You’re probably not going to care much about how the food is at Miss Lily’s 7A (109 Avenue A, 212-812-1482); whether you like the place or not is much more likely to be predicated on whether or not you like the vibe. The original Miss Lily’s on Houston built a celebrity following, and the place imported its social capital to the East Village. Stop by on a weekend night, and you’ll find the joint bumping like a party you have to know someone who knows someone to attend.
Here, a beautiful, scene-y crowd is served by a beautiful, scene-y staff; the women servers strut by in four-inch heels, and the men look like they moved here from Miami — and possibly brought the beach with them to their New York apartments.
You’ll find the music cranked to match the loud decor, which channels a colorful Caribbean beach hut, if you turned the volume of that beach hut up to 11. A back alcove is lined with turquoise booths, where wood paneled walls give way to rainbow-striped ceilings, and multi-colored tiles cover the front section; they’re hung with vibrant posters, curtains in a multitude of patterns, and other kitsch.
You’ll put your name in with the model hostess, and then, because you’ll certainly have to wait, you’ll make your way to the bar, where you’ll order a cocktail from the rum-centric list. If you’re averse to sweet tipples, you might want to stick with beer — both our rum old fashioned and the watamelon were made with what tasted like a diabetes-inducing amount of sugar.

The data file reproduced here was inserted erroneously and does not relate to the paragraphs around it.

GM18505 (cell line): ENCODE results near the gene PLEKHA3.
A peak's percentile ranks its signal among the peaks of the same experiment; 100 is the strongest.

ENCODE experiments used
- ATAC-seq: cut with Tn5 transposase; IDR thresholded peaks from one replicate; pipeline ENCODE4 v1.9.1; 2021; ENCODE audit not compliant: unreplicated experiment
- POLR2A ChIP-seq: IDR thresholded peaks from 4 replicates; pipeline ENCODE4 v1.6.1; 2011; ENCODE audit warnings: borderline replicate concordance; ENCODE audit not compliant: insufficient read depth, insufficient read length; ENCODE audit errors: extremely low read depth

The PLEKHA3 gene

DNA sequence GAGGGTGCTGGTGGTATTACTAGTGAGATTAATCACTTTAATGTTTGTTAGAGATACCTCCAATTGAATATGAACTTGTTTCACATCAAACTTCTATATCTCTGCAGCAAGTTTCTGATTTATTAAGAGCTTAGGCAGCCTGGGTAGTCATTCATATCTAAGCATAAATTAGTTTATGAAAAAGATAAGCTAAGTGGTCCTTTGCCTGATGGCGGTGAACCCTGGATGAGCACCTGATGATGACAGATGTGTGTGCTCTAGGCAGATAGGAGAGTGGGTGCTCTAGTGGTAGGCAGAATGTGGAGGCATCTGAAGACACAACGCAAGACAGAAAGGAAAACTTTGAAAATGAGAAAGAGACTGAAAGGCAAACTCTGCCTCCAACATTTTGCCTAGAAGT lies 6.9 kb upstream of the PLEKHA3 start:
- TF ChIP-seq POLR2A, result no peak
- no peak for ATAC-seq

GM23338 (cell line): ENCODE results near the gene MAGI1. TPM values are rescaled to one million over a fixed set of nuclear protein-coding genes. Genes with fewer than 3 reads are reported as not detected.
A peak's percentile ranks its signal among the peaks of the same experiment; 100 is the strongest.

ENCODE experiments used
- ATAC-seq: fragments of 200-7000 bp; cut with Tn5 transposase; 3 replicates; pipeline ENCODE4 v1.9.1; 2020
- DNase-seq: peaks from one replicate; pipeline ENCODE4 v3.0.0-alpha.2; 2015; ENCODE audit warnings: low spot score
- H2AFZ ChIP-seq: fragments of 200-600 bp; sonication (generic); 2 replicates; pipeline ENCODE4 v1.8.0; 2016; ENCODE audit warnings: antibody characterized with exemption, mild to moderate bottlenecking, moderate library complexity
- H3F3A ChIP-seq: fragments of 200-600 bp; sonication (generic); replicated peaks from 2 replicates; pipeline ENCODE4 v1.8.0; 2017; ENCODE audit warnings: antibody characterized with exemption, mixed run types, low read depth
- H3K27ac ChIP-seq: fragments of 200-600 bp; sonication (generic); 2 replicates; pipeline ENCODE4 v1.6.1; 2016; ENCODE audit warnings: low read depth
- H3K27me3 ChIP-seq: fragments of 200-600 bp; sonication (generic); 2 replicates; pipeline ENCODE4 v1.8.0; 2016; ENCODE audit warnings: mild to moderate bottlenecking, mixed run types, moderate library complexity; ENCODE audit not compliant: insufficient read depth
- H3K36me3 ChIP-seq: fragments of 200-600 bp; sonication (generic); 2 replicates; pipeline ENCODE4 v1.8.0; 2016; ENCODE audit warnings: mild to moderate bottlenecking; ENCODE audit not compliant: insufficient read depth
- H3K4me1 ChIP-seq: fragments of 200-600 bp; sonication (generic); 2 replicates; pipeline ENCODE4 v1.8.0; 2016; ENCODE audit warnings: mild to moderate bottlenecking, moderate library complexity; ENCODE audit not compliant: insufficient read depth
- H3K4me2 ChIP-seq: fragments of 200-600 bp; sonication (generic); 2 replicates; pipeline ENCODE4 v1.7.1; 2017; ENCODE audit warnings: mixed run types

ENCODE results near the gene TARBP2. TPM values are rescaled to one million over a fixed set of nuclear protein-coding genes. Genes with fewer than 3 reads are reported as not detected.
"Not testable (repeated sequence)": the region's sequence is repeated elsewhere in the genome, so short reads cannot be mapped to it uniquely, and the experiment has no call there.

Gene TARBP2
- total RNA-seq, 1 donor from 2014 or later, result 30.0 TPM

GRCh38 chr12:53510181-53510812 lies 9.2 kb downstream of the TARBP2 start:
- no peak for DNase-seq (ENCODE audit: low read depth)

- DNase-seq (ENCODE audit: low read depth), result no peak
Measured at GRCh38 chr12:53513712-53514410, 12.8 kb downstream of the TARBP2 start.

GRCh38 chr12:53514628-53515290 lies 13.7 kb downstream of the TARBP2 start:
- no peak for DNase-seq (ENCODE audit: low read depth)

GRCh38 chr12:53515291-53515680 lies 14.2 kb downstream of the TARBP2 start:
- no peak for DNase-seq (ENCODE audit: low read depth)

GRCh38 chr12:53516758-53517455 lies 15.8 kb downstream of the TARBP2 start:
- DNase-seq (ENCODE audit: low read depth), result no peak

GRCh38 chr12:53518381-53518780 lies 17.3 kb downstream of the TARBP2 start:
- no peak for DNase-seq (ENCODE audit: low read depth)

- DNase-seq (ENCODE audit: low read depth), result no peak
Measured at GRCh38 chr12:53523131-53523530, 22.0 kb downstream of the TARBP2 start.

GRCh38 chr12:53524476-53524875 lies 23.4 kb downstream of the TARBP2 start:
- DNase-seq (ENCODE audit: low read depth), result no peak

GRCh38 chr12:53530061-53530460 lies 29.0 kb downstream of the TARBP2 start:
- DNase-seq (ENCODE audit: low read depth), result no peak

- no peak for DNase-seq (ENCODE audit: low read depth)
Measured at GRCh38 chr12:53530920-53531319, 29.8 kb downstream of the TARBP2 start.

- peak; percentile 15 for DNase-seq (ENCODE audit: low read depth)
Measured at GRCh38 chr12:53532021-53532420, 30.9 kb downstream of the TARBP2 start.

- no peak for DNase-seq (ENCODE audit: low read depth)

By now, you’ll have decided whether you like it here (and for what it’s worth, on a warm night, with a breeze blowing through the space, we found the energy infectious), and then you’ll be led to your table to consider food, which is coming from a kitchen under the control of Adam Schop, who came to New York by way of D.C.
Like the original, Miss Lily’s 7A deals in Caribbean fare tempered by some New York sensibility (see the kale salad and the patty melt, for instance) — and many, though not all, of the dishes are copies of menu items from 7A’s sibling.
Start with the jerk grilled corn on the cob or a messy mound of pepper shrimp. Moving next to a platter of smoky jerk chicken and a side of sweet plantains is a classic move, and not a bad idea, but our best dish of the night was the buss up shot, which matched a soft roti-like flatbread (that’s the buss up shot, by the way) to grilled shrimp and a nicely nuanced curry vegetable stew, thick with peas and potatoes and tongue tickling with heat. You can order that stew on its own, and that’s likely what we’ll do next time — especially because it still comes with that buss up shot, which adds nice chew to each bite.
Finish up with the toffee pudding — like a sticky toffee pudding, with the bread pudding doused in caramel — or an ice cream sundae, which comes topped with pineapple and a ginger snap. And then stick around for one final drink and notice how it feels like the party is about to start.
Miss Lily’s 7A is open for dinner nightly. Breakfast, brunch, and lunch are coming soon.